Eugenio Montale

Facts

Eugenio Montale

Photo from the Nobel Foundation archive.

Eugenio Montale
The Nobel Prize in Literature 1975

Born: 12 October 1896, Genoa, Italy

Died: 12 September 1981, Milan, Italy

Residence at the time of the award: Italy

Prize motivation: "for his distinctive poetry which, with great artistic sensitivity, has interpreted human values under the sign of an outlook on life with no illusions."

Language: Italian

Prize share: 1/1

Life

Eugenio Montale was born in Genoa, Italy. He took voice lessons from baritone Ernesto Sivori, but the outbreak of World War I, the death of Sivori and his decision to pursue poetry led him to abandon his music career. He settled in Florence in 1928 where he became director of the Gabinett Vieusseux library. Ten years later he was dismissed when he refused to ally himself with Mussolini. Beginning in 1948, he served as a music critic for the Italian newspaper Corriera della Sera along with his other writing.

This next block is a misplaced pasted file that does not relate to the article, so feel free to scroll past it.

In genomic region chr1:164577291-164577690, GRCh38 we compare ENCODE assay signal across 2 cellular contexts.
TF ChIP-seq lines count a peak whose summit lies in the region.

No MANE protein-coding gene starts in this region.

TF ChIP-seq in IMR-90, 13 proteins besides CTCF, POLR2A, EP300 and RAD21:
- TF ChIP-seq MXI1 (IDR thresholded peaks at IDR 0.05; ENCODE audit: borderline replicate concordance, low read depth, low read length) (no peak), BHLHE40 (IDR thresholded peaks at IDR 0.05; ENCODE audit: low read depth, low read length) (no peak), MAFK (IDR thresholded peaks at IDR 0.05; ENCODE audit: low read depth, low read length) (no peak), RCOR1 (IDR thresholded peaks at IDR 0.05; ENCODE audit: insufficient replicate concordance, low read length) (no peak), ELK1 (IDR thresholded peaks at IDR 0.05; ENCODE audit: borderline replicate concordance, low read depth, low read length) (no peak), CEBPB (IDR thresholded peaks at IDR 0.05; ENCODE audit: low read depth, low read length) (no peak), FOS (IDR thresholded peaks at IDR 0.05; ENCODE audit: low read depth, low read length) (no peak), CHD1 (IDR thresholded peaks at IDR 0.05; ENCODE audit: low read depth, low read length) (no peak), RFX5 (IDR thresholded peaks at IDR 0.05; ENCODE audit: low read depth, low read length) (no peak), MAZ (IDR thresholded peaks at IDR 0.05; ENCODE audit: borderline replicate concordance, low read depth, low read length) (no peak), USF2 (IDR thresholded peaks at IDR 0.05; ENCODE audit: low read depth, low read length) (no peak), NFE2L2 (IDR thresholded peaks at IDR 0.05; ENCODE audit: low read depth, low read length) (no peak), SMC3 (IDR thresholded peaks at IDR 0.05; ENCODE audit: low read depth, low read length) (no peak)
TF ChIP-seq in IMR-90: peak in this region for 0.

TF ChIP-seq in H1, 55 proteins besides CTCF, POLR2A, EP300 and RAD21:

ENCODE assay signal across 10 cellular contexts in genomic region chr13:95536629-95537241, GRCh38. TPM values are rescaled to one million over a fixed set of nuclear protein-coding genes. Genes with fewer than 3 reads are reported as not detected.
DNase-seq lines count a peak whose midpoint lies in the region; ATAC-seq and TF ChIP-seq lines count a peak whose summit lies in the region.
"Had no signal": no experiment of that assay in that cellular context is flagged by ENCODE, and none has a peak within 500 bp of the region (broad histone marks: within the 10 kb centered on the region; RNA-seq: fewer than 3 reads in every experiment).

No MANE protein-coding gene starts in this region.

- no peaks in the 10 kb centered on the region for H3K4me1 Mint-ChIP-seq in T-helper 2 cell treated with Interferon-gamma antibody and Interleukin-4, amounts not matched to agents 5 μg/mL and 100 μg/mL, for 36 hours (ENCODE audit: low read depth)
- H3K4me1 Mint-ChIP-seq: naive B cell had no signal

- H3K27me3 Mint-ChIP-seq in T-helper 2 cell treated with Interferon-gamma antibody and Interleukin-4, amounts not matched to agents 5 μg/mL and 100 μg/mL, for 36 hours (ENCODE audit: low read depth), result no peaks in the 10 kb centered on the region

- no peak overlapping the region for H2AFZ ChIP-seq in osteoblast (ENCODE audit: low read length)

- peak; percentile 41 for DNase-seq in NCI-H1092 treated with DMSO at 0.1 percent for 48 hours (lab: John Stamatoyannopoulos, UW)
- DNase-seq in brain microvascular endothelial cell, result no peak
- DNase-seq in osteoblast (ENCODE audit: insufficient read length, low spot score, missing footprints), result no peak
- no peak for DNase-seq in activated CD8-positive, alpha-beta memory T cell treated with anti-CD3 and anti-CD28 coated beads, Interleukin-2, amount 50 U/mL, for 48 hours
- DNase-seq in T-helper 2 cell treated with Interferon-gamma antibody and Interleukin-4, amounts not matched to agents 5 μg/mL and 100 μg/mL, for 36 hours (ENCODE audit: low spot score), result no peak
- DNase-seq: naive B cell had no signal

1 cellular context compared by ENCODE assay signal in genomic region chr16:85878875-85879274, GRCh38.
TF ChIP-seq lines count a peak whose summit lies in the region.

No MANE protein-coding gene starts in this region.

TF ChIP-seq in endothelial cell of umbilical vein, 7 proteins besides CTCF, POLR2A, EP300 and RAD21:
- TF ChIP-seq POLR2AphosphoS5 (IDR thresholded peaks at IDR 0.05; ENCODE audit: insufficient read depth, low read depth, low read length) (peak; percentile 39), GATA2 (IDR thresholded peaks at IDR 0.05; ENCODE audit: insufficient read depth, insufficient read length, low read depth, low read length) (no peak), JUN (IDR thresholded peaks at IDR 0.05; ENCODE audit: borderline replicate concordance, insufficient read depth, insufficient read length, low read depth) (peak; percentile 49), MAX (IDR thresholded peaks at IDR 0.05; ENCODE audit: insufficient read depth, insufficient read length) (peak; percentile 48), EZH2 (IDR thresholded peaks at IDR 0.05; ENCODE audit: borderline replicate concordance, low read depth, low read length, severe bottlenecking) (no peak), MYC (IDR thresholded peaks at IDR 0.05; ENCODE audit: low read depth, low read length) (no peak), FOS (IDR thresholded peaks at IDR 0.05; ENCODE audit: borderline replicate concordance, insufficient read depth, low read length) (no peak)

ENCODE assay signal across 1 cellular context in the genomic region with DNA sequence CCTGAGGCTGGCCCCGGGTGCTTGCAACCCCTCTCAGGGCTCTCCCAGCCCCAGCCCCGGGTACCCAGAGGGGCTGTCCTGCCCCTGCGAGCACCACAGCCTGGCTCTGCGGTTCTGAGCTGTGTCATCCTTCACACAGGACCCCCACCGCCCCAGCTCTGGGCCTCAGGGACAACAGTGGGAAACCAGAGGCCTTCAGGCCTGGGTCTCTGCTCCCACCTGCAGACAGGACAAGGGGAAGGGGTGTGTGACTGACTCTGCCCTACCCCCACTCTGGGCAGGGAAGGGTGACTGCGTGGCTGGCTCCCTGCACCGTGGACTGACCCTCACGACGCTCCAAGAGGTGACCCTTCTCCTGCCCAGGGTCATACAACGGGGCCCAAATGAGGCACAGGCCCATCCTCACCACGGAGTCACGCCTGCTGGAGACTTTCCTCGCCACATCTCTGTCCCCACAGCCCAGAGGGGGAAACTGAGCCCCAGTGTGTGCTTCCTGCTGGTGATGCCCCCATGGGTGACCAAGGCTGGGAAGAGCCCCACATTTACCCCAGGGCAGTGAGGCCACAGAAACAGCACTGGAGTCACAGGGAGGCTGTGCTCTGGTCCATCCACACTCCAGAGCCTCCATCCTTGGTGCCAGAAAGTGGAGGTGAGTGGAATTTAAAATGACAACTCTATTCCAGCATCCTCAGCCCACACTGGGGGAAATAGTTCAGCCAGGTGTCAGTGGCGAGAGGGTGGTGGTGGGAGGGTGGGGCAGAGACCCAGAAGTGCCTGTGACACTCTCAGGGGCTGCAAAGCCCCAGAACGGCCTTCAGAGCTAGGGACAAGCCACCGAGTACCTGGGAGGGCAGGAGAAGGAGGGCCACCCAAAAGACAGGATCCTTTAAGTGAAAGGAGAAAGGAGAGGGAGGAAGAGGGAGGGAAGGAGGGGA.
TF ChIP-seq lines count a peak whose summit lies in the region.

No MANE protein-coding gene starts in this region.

Work

In 1925 Eugenio Montale published his first poetry collection, Ossi di seppia (Cuttlefish Bones), which immediately became one of the classics of contemporary Italian poetry. His collection of poems written in the middle of World War II, Finisterre (1943), was smuggled to Switzerland and printed there. Montale’s poetry, in particular his vocabulary, style and imagery, is inspired by fellow Italian Dante Alighieri, but Montale created something of his own that was very modern from the work of the 14th century poet.

To cite this section
MLA style: Eugenio Montale – Facts. NobelPrize.org. Nobel Prize Outreach AB 2021. Wed. 20 Oct 2021. <https://www.nobelprize.org/prizes/literature/1975/montale/facts/>

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